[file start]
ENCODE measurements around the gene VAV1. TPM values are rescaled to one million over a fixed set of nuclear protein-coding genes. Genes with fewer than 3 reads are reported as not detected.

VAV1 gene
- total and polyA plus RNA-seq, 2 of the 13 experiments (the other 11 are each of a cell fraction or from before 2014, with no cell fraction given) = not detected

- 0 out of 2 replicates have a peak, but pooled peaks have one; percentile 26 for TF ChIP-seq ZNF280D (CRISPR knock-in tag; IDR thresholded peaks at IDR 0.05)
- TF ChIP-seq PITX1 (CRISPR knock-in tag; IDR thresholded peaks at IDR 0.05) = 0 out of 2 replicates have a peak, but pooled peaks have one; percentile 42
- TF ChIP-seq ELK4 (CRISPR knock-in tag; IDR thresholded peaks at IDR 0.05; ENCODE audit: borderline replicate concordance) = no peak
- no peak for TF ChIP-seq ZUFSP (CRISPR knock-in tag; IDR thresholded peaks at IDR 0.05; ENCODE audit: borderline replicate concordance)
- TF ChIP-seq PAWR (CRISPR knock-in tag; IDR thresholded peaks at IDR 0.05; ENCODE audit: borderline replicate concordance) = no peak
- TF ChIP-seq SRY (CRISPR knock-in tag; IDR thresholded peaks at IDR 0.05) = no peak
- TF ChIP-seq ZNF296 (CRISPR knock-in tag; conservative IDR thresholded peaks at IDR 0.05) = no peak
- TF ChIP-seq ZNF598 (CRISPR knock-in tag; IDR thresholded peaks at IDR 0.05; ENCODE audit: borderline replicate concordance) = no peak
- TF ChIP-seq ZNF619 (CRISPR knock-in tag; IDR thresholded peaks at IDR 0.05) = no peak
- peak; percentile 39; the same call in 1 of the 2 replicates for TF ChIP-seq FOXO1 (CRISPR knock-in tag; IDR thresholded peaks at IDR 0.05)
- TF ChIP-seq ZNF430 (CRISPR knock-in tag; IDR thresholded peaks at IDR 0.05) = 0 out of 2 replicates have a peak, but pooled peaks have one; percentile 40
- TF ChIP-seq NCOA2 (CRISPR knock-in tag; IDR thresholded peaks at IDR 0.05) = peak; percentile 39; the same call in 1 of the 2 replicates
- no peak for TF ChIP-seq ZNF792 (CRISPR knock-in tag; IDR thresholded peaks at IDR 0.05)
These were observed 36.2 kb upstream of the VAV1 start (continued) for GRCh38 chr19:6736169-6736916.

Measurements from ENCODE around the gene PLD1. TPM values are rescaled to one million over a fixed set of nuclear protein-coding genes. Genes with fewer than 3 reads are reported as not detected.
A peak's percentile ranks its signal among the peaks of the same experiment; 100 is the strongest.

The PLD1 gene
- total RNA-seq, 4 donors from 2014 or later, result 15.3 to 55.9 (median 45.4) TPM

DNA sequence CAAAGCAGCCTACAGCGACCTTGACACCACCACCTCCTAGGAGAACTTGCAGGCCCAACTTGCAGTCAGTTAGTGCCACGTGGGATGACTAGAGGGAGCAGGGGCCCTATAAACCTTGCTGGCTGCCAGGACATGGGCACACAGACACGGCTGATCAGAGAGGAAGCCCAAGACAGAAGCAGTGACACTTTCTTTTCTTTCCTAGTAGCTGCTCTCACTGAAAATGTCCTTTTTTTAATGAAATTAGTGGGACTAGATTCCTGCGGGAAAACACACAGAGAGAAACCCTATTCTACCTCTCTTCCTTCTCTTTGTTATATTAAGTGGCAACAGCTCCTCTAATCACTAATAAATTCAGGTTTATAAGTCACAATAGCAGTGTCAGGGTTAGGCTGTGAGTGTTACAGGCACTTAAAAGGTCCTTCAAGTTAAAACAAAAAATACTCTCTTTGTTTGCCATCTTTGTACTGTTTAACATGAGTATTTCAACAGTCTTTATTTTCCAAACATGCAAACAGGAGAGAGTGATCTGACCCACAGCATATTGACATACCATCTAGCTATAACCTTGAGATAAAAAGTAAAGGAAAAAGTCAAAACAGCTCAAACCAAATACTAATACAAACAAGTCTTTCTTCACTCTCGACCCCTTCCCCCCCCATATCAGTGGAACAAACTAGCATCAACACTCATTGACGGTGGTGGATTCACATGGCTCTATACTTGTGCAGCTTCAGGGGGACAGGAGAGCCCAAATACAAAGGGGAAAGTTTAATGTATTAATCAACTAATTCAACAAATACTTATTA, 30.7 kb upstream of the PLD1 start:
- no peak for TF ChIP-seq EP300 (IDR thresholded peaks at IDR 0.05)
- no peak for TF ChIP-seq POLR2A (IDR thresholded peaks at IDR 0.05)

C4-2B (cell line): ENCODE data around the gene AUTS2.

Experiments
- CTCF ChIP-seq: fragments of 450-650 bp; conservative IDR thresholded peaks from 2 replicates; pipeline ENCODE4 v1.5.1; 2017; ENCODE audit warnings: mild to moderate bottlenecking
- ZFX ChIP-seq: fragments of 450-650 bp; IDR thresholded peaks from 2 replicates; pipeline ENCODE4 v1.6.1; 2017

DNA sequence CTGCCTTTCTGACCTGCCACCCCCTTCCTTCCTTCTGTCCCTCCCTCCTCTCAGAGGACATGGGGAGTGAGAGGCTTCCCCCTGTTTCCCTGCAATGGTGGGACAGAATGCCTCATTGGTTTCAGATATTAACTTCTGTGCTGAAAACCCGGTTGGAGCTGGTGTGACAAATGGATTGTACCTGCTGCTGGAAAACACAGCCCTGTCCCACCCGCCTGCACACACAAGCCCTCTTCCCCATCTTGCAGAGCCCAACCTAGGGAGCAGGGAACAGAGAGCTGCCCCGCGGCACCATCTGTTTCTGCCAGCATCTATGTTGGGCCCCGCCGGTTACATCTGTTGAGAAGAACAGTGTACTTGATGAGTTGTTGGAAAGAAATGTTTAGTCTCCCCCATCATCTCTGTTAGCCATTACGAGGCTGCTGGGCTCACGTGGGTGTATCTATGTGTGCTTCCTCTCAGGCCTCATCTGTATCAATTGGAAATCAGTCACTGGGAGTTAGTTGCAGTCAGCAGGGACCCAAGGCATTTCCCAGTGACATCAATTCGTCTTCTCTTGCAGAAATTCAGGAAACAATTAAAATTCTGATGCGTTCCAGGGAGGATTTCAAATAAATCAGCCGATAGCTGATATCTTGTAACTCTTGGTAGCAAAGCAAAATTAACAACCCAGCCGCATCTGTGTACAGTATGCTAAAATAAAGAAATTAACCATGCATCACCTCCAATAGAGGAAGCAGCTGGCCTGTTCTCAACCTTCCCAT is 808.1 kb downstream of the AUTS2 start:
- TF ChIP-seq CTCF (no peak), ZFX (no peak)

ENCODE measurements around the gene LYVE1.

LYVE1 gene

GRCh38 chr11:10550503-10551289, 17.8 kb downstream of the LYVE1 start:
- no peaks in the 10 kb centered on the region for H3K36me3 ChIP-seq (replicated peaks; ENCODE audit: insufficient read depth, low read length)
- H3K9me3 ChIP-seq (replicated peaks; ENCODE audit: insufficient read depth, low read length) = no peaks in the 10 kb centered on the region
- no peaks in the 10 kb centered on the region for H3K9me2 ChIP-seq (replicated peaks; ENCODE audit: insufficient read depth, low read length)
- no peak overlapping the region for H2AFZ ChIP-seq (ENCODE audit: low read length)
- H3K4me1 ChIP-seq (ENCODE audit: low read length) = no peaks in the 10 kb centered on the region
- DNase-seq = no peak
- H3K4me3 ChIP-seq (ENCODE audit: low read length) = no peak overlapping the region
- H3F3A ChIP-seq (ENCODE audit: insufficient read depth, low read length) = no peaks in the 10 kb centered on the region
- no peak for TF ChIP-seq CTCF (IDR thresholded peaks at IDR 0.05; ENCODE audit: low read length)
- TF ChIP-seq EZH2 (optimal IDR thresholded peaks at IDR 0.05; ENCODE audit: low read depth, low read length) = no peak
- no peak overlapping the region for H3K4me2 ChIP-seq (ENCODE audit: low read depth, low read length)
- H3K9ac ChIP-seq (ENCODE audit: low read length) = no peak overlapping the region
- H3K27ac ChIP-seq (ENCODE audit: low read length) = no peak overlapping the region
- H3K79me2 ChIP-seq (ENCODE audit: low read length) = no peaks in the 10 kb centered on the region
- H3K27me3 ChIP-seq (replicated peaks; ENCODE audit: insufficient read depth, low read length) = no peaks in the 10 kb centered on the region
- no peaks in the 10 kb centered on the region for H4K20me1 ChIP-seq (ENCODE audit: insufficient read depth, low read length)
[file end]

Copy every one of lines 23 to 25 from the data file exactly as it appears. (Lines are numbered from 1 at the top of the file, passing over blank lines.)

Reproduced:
- no peak for TF ChIP-seq EP300 (IDR thresholded peaks at IDR 0.05)
- no peak for TF ChIP-seq POLR2A (IDR thresholded peaks at IDR 0.05)

C4-2B (cell line): ENCODE data around the gene AUTS2.